There is also the criticism that these new AI models would undermine the Search functionality and would hinder availability of alternate sources of information. This would also be the case as we move towards voice based search. One must understand that the Search functionality is democratic in that it throws up a large number of alternative sources of information for the user to go to, but these AI models would come up with one single answer and that might lead to a shrinkage of alternative voices. However, the user is anyway the person consuming the information and he can keep on repeating the question in different ways if he is not happy with the answer or keep refining the question. The user will ultimately have the power.

The issue with platforms is that with the growing platformisation of the internet, governments will find it easy to control large parts of the internet through the control of the platforms. Governments will force the platforms to regulate content and the fear is that an overregulation, surveillance and censorship will ultimately reduce the space for alternative voices. The challenge to the future of the internet is with governments trying inappropriately to regulate the platforms.

We also need to stop demonising the internet and social media. Nowadays we seem to find that the reason for many of the ills of society is social media and they need to be regulated. It is quite ridiculous. It comes from a kind of tech determinism, supported mostly by anecdotal evidence and not based on hard data. This kind of tech determinism does not allow for the individual user to have his choices. It is as if the individual has no choice or is not allowed any choice. The research and the data that we have collected over the years does not show such filter bubbles. there is substantial choice for the user, and the fact is that the user is exercising these choices.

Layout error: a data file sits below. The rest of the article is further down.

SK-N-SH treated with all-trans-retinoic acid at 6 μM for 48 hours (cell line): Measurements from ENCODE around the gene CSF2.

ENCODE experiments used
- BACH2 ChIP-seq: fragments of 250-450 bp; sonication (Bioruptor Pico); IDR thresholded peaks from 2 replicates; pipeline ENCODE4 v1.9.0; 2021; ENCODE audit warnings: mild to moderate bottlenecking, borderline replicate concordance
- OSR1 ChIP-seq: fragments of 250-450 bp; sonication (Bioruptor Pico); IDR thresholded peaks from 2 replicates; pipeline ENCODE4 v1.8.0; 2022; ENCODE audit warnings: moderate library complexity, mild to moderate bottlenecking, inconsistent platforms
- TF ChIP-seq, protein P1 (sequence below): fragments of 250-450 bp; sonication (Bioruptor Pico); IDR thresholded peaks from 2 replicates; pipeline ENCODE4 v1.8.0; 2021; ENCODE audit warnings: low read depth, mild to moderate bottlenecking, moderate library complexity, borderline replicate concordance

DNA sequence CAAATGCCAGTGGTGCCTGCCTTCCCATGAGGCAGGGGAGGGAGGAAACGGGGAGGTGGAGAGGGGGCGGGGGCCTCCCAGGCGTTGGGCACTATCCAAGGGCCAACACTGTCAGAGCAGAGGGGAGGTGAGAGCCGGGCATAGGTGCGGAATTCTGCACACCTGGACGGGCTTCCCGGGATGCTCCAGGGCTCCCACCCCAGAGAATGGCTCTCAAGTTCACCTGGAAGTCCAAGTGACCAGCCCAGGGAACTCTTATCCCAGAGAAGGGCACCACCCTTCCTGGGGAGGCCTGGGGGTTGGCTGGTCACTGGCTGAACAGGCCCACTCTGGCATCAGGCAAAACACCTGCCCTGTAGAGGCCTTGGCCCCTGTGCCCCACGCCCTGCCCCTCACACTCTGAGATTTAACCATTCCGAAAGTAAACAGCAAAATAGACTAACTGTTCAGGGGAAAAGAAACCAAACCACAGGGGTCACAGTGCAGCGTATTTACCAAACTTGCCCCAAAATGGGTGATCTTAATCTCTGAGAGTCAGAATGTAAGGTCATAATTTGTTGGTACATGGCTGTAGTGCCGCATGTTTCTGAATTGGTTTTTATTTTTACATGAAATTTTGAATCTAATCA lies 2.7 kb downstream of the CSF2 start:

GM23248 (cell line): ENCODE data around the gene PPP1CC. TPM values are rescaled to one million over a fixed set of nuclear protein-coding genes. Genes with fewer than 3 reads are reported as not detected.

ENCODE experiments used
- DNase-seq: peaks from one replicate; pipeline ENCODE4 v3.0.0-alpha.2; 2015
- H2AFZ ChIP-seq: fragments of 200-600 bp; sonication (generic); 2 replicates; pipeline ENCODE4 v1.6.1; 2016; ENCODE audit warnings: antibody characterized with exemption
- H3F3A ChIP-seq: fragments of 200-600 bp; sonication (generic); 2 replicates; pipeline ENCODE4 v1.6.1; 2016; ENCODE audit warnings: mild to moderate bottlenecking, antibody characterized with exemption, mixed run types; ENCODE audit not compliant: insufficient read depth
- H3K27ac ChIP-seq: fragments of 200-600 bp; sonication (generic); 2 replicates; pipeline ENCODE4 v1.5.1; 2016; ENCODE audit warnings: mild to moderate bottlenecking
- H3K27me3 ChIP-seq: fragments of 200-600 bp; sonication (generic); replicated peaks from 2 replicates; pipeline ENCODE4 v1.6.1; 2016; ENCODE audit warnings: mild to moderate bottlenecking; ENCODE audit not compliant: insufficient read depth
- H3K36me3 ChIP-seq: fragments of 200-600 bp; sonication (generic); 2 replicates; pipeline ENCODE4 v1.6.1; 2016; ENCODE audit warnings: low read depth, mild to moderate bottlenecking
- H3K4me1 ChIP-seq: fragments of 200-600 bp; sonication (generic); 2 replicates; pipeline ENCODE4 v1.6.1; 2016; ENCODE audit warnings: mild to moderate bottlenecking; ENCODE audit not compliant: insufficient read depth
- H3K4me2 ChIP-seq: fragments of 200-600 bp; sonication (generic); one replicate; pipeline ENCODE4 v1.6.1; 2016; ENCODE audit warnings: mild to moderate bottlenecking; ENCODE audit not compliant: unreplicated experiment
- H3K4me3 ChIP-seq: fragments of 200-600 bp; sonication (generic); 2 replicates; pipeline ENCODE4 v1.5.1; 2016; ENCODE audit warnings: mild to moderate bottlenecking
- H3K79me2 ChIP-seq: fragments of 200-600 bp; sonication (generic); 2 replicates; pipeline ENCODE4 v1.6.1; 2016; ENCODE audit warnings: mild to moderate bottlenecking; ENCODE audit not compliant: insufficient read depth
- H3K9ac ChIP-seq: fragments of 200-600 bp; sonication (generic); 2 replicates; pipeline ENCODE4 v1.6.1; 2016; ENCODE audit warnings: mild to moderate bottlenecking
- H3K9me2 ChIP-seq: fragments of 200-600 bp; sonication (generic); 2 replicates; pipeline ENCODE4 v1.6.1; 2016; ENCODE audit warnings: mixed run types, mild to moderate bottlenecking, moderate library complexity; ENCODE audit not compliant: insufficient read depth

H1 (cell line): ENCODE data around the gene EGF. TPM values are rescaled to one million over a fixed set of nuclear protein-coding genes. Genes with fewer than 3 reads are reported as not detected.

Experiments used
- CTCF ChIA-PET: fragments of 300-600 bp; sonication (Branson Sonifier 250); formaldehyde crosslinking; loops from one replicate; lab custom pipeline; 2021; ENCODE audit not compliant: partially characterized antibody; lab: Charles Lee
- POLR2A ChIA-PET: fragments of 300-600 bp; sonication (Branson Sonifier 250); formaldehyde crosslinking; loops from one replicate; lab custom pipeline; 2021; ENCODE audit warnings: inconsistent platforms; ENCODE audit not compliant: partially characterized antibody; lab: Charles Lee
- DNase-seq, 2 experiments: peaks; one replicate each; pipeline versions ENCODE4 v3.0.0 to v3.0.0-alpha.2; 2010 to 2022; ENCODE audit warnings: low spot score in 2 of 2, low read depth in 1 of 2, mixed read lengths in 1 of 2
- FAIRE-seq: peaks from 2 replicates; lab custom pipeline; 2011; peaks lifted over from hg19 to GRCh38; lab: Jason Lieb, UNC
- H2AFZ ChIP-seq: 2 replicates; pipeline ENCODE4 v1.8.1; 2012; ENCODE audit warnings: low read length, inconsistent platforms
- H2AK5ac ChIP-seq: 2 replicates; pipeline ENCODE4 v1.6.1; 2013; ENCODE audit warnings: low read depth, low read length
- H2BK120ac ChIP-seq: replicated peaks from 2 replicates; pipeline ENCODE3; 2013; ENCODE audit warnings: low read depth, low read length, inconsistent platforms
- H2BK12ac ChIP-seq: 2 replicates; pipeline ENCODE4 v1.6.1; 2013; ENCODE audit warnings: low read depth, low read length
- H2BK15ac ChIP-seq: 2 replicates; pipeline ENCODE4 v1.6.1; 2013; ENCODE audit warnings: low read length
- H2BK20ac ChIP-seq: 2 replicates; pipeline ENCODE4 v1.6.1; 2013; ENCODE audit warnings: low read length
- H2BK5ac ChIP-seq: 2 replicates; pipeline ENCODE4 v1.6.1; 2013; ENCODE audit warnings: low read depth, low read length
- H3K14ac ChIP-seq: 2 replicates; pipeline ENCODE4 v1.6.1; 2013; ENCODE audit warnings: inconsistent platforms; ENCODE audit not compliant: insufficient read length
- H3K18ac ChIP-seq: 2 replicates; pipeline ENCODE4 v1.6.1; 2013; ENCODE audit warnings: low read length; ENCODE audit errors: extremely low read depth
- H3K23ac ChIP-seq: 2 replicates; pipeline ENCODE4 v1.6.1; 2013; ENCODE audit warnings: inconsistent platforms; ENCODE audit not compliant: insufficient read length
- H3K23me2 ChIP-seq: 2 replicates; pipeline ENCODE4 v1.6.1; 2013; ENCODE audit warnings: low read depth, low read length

Venkatesh Kannaiah: Can you tell where India stands in your new reports on Network Readiness Index and Global Innovation Index?

William H Dutton: The Global Network Readiness Index 2023 is published by the Portulans Institute of which I am a director. It provides a framework for assessing the impact of Information Communication & Technology (ICT) on society. It evaluates 134 economies based on 58 indicators across four dimensions of digital readiness — technology, people, governance, and impact. This holistic approach means that the NRI covers issues ranging from AI and Internet of Things (IoT) to the role of digital transformation in reaching the sustainable development goals.

Middle- and low-income economies, especially China and India have notably surpassed expectations in digital readiness. India stands at a global rank of 60, while China is better and stands at 20. India scores high on technology, but a bit low on governance. India scores with its tech capabilities, digital content creation and stands out with good performance in scientific publications in AI, and high level of mobile broadband internet traffic. India also excels in AI talent concentration and ICT services exports.